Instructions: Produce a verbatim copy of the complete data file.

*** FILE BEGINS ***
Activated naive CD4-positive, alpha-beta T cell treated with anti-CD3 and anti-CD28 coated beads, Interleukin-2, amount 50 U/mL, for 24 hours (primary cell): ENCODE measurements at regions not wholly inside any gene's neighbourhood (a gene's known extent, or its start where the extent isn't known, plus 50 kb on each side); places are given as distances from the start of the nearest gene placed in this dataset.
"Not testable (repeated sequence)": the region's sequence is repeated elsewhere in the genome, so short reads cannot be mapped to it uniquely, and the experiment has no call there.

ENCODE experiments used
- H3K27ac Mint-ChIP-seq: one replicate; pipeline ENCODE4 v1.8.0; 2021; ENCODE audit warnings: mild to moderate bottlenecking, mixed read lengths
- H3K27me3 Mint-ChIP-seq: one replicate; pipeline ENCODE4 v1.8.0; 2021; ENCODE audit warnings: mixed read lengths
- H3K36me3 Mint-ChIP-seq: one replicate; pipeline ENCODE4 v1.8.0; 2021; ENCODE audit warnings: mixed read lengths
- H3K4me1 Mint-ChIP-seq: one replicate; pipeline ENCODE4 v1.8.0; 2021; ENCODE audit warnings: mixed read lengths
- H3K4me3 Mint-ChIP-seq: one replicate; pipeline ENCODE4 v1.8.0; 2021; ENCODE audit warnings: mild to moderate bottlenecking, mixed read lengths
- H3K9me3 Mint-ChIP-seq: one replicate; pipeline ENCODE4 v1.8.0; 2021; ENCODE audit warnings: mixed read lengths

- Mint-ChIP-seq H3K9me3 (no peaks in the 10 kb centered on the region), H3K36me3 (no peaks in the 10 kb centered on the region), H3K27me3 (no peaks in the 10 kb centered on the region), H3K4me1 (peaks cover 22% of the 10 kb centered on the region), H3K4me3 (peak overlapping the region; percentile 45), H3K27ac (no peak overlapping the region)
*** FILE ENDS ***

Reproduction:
Activated naive CD4-positive, alpha-beta T cell treated with anti-CD3 and anti-CD28 coated beads, Interleukin-2, amount 50 U/mL, for 24 hours (primary cell): ENCODE measurements at regions not wholly inside any gene's neighbourhood (a gene's known extent, or its start where the extent isn't known, plus 50 kb on each side); places are given as distances from the start of the nearest gene placed in this dataset.
"Not testable (repeated sequence)": the region's sequence is repeated elsewhere in the genome, so short reads cannot be mapped to it uniquely, and the experiment has no call there.

ENCODE experiments used
- H3K27ac Mint-ChIP-seq: one replicate; pipeline ENCODE4 v1.8.0; 2021; ENCODE audit warnings: mild to moderate bottlenecking, mixed read lengths
- H3K27me3 Mint-ChIP-seq: one replicate; pipeline ENCODE4 v1.8.0; 2021; ENCODE audit warnings: mixed read lengths
- H3K36me3 Mint-ChIP-seq: one replicate; pipeline ENCODE4 v1.8.0; 2021; ENCODE audit warnings: mixed read lengths
- H3K4me1 Mint-ChIP-seq: one replicate; pipeline ENCODE4 v1.8.0; 2021; ENCODE audit warnings: mixed read lengths
- H3K4me3 Mint-ChIP-seq: one replicate; pipeline ENCODE4 v1.8.0; 2021; ENCODE audit warnings: mild to moderate bottlenecking, mixed read lengths
- H3K9me3 Mint-ChIP-seq: one replicate; pipeline ENCODE4 v1.8.0; 2021; ENCODE audit warnings: mixed read lengths

- Mint-ChIP-seq H3K9me3 (no peaks in the 10 kb centered on the region), H3K36me3 (no peaks in the 10 kb centered on the region), H3K27me3 (no peaks in the 10 kb centered on the region), H3K4me1 (peaks cover 22% of the 10 kb centered on the region), H3K4me3 (peak overlapping the region; percentile 45), H3K27ac (no peak overlapping the region)